I'm attending a very practical course on signals and i have some doubts, i hope to receive answers in layman terms.

1) My prof said i can use the autocorrelation of the output of a process to diagnose faults. I'm trying to understand how. Maybe by calculating the autocorrelation in different $\Delta t$ and notice changes ?

2) Is it possible to calculate the autocorrelation in subsequent $\Delta t$ and then compare the Power Spectral Densities of each $\Delta t$ to notice faults ?

3) Why autocorrelation is considered a statistical approach? To me, it's simply multiplications (and a division) operations applied to signal samples...

4) In which cases i'm forced to use autocorrelation instead of FFT to diagnose faults ?

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    $\begingroup$ You need to define what you mean by "faults" $\endgroup$
    – Hilmar
    Jan 24 '20 at 12:33

I would assume by faults you mean breaks in a signal line such that a reflection occurs. This is indeed an application of the autocorrelation: You transmit a sequence down a transmission line. If there is any change in impendance in the the line (such a break or kink etc) then a portion of your signal will be reflected back according to the reflection coefficient, given as:

$$\rho = \frac{Z_L-Z_o}{Z_L+Z_o}$$

Where $Z_L$ is the impedance of the load and $Z_o$ is the impedance of the transmission line, and $\rho$ is a complex valued reflection coefficient with magnitude ranging from -1 to +1, and is the amount of signal reflected back toward the source at the load (from 0 to 100% and with any phase angle).

Before explaining the autocorrelation further and how you would use it, I think it would be important to know some basic transmission line theory and in particular the properties that are given by this reflection coefficient.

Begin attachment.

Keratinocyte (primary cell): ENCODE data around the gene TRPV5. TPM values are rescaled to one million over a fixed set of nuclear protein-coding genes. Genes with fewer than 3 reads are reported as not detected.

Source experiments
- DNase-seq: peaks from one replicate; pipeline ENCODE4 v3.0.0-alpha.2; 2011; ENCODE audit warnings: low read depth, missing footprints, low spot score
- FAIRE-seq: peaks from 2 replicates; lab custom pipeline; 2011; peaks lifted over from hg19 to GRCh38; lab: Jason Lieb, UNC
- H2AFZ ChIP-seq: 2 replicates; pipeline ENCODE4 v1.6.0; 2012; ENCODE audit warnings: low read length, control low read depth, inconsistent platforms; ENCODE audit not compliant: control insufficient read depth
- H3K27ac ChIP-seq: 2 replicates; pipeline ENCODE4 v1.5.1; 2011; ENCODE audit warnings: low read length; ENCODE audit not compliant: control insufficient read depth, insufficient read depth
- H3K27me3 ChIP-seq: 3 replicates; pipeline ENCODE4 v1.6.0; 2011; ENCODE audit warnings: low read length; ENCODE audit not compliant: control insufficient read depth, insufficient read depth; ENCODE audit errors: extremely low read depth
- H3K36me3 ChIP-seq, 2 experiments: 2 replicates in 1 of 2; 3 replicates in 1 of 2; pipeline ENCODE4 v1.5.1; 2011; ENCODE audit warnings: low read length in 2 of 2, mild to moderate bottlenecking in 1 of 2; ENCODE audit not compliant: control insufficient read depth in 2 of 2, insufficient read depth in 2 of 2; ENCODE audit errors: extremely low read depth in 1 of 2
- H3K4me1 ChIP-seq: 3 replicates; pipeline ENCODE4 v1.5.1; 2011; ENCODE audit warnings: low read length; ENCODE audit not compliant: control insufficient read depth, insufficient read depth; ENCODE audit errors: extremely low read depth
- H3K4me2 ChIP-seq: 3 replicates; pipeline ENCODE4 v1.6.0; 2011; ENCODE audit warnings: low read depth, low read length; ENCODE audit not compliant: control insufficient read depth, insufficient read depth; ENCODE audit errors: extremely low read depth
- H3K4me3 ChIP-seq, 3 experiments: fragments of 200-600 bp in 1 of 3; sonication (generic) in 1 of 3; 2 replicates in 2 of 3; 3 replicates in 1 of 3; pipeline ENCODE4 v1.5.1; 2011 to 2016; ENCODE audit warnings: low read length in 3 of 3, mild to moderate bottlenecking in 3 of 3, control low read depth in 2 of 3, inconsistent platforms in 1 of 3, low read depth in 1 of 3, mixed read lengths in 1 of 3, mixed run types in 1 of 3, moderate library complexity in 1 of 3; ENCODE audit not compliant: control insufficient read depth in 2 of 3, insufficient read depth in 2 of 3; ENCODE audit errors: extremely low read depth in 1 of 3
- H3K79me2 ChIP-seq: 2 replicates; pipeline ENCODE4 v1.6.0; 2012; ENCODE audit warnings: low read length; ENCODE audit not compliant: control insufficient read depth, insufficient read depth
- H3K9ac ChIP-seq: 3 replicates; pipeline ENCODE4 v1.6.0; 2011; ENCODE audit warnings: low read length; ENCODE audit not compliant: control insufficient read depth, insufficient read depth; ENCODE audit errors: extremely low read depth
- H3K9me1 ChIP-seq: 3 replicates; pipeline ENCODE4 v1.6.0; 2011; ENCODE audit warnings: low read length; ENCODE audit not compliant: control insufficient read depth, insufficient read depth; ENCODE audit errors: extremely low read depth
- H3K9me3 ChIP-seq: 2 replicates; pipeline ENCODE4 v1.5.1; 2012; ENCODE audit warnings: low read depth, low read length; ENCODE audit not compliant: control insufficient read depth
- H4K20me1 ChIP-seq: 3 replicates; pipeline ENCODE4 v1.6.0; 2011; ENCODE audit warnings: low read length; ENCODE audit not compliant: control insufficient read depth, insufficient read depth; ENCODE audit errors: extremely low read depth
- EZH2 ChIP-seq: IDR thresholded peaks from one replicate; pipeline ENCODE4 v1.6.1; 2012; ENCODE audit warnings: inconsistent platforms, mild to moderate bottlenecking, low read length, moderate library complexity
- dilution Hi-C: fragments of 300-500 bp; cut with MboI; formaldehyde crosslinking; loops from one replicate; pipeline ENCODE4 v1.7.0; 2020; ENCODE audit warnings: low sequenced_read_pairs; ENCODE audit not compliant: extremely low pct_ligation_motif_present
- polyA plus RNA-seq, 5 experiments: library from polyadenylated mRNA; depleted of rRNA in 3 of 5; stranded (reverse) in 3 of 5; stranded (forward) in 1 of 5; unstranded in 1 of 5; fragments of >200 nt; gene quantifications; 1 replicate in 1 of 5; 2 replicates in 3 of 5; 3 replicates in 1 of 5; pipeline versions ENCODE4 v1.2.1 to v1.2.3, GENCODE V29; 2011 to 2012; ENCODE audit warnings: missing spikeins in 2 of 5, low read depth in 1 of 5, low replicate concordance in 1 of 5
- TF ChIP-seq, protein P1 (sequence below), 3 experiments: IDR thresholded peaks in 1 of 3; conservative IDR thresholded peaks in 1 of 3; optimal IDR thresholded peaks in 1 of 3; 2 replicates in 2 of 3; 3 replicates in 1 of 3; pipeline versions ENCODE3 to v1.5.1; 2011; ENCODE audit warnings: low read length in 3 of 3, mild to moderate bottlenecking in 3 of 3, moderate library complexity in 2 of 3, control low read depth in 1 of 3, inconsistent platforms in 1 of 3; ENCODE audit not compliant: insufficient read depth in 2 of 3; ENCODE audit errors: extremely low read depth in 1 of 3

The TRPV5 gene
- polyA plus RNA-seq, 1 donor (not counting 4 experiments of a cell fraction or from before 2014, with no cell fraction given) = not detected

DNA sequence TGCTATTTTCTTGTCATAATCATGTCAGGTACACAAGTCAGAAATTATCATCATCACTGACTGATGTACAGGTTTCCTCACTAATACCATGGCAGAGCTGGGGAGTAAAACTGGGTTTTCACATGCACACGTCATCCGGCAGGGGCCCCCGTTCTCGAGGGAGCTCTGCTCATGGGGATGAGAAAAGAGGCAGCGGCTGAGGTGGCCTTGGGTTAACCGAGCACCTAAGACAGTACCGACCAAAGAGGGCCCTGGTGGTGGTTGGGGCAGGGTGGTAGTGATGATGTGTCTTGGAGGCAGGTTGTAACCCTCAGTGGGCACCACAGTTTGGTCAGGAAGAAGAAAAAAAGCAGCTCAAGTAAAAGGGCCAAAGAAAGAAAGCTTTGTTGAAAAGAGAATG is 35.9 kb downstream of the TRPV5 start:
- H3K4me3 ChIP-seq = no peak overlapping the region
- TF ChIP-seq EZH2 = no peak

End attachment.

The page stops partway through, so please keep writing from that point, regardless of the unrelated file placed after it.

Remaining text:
For example, if we had a transmission line that had an impedance of 50 ohms, and if it was terminated with a 50 ohm resistor at the load, the reflection at the load would be 0 as given by the numerator of the equation, meaning none of the signal was reflected (this is the maximum power transfer condition when we match impedance of load to the line and to the source). In such a condition, if we looked into the properly terminated transmission line from the source, since no reflection comes back it would look no different to us than if we were looking directly at a 50 ohm resistor at the source (this is one way to define the impedance of the cable; an infinitely long cable will have the same impedance as a resistor of the same value-- a shorter cable will only also look like this if it is terminated with a resistor having the value of the cable's impedance.)

Observe these other interesting conditions about the reflection coefficient and see how much it can tell us about the load.

$$Z_L = Z_o \rightarrow \rho = 0$$

$$Z_L > Z_o \rightarrow 0 > \rho \ge 1$$

$$Z_L < Z_o \rightarrow -1 \le \rho < 0$$

If the load is an open, the reflection is 1 (100%) and in phase.

If the load is a short, the reflection is -1 and out of phase.

As the reflection propagates back down the line, it constructively and destructively adds with the forward signal from the source as the line itself has phase shift proportional to the position on the line and the frequency of the signal. (A constant delay has a negative linear phase versus frequency). The velocity of this reflection is the speed of light divided by the square root of the dielectric constant of the transmission line (that sentence may be confusing, bottom line the reflection goes at the speed of light, or slower if in a transmission line with a higher dielectric constant than air). So we can measure the reflection at the source, but we can't yet tell if the load (or anywhere along the line where a discontinuity occurs, essentially becoming our new "load") was an open or a short (if it was one of the two). If the length of the line was exactly a quarter wave-length in propagation distance of our source signal's frequency, then the source signal will have shifted 90° by the time it reached the load, and any reflection will shift yet another 90° by the time it reaches our source for a total 180° phase shift. This is exactly how a quarter wave line translates the impedance of a source to an open. Similarly a quarter wave 50 ohm line will translate the impedance of a 100 ohm load to 25 ohms (these are called impedance transformers and we use these techniques to match different impedances to minimize reflections that otherwise distort our signals).